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- Ok, so, with the tramadol claim and reversal of a cite flag incident, how am I going to prove my statement? Anecdotes are all I can find that support the claim, but I found this PubMed article:
From: . SADR = serious adverse drug reaction.
- "RESULTS: We identified 1512 SADRs during the study period. The most frequently reported SADRs were neurological (29.4%, including troubles of consciousness [13.2%] and seizures [6.7%]), psychiatric (22.8%, including confusions [14.6%] and hallucinations [7.3%]) and gastrointestinal (17.0%, mostly nausea and vomiting [9.6%]). Unexpected SADRs were also reported: hyponatremia, cholestatic hepatitis, serotonin syndrome. "
- Also, this is not discontinuation. This is introduction. If serotonin syndrome is part of a rare effect, and tramadol has known serotonin reuptake inhibiton properties as well, how would that not mean that, upon discontinuation, like citalopram, escitalopram, venlafaxine, dextromethorphan, paroxetine, fluoxetine, etc., tramadol can cause brain zaps?
- Before making this, I was going to do this:
- Before edit:
- "This effect can be caused by the withdrawal, dose reduction, or discontinuation of antidepressant drugs, including selective serotonin re-uptake inhibitors (SSRIs) or serotonin–norepinephrine reuptake inhibitors (SNRIs) such as sertraline, paroxetine, and venlafaxine. It can also be caused by MDMA use and the experience may sometimes last for days at a time. If caused by antidepressant withdrawal, it is strongly recommended that one taper or reduce their dose gradually instead of stopping abruptly. Tramadol, an opioid painkiller with SNRI properties, can also cause brain zaps upon abrupt discontinuation."
- After hypothetical edit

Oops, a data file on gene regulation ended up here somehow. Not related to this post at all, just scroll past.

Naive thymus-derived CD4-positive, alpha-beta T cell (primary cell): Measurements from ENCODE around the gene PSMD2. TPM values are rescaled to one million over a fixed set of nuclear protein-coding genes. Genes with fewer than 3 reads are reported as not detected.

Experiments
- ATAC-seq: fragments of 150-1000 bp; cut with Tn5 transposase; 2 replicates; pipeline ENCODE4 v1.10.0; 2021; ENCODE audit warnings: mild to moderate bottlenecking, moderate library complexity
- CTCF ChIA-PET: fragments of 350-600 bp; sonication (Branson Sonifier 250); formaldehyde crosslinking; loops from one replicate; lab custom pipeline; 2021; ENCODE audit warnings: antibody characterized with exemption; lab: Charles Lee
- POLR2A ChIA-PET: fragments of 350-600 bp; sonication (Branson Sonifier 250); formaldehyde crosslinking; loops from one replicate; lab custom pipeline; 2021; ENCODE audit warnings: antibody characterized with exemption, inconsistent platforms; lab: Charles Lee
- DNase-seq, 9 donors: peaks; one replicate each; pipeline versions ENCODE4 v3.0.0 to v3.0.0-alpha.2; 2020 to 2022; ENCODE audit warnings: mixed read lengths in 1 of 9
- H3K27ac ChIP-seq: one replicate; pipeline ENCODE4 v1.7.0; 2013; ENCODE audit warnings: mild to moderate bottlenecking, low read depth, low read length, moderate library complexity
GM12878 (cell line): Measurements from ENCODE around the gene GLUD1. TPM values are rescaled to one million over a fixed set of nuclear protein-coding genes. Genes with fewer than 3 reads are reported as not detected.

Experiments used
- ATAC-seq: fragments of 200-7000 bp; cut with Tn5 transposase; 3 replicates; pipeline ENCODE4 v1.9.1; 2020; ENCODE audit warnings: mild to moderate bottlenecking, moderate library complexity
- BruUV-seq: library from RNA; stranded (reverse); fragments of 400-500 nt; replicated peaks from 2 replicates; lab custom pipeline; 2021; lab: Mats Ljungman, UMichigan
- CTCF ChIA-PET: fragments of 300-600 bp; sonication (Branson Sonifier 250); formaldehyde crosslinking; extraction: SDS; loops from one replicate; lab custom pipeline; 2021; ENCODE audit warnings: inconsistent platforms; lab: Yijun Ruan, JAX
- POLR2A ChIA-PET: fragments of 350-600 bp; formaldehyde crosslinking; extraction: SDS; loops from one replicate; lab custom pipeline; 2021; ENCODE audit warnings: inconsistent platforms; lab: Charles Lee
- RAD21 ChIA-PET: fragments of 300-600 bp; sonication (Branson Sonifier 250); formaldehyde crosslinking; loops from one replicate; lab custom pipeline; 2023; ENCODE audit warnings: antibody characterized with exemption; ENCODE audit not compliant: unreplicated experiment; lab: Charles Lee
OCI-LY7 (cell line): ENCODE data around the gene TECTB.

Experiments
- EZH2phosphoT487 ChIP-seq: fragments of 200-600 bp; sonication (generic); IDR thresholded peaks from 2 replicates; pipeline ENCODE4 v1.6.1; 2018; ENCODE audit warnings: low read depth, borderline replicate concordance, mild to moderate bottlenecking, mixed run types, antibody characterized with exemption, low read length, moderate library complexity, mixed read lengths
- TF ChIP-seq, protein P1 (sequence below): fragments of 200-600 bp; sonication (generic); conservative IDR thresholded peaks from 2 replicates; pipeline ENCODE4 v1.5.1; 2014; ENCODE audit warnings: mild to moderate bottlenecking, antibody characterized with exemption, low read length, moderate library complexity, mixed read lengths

- "This effect can be caused by the withdrawal, dose reduction, or discontinuation of antidepressant drugs, including selective serotonin re-uptake inhibitors (SSRIs) or serotonin–norepinephrine reuptake inhibitors (SNRIs) such as sertraline (Zoloft), paroxetine (Paxil), and venlafaxine (Effexor). It can also be part of aftereffects caused by MDMA use and the effect may sometimes last for days at a time. If caused by antidepressant withdrawal, it is strongly recommended that one taper or reduce their dose gradually instead of stopping abruptly. Multiple anecdotes online suggest that tramadol (Ultram or Ultracet with paracetamol) can cause brain zaps upon abrupt discontinuation. (((insert anecdotes here)))"
- Is that ok? I know references are supposed to be from PubMed or a medical journal, but I can't find anything. If many people say "this is an effect I got when stopping" and we know that compounds with SRI properties also cause this effect when stopping the medicine/substance, is that an appropriate thing to say? I'M CONFUSED D; --Corticosteroid (talk) 21:03, 2 September 2017 (CEST)
- @Corticosteroid: The latest revision should give you an idea of how to handle presenting information that is commonly known through a large body of anecdotes, versus a formal scientific claim that "X causes Y" or "There exists a causal relationship between X and Y". Also, please note that a claim's need for a cite flag doesn't necessarily mean the claim is not worth asserting anyway, if it has a safety-related educational function for instance. It is not always the case that you will find a one to one correspondence between the content of a scientific paper and the specific claim you want to make, in which case a degree of interpretation and logical explanation is required. For instance, I do think the claim can be improved by say, writing that the brain zaps likely owe to its SRI activity, and then finding a paper that links brain zaps with SRIs. e.g. "The opioid painkiller tramadol has also been reported to cause brain zaps upon abrupt discontinuation, likely owing itself to its additional activity as a reuptake inhibitor of serotonin. Something along those lines, perhaps. --Clarity (talk) 07:18, 5 September 2017 (CEST)
- just used ref to make it look cool c: https://www.ncbi.nlm.nih.gov/pubmed/28755832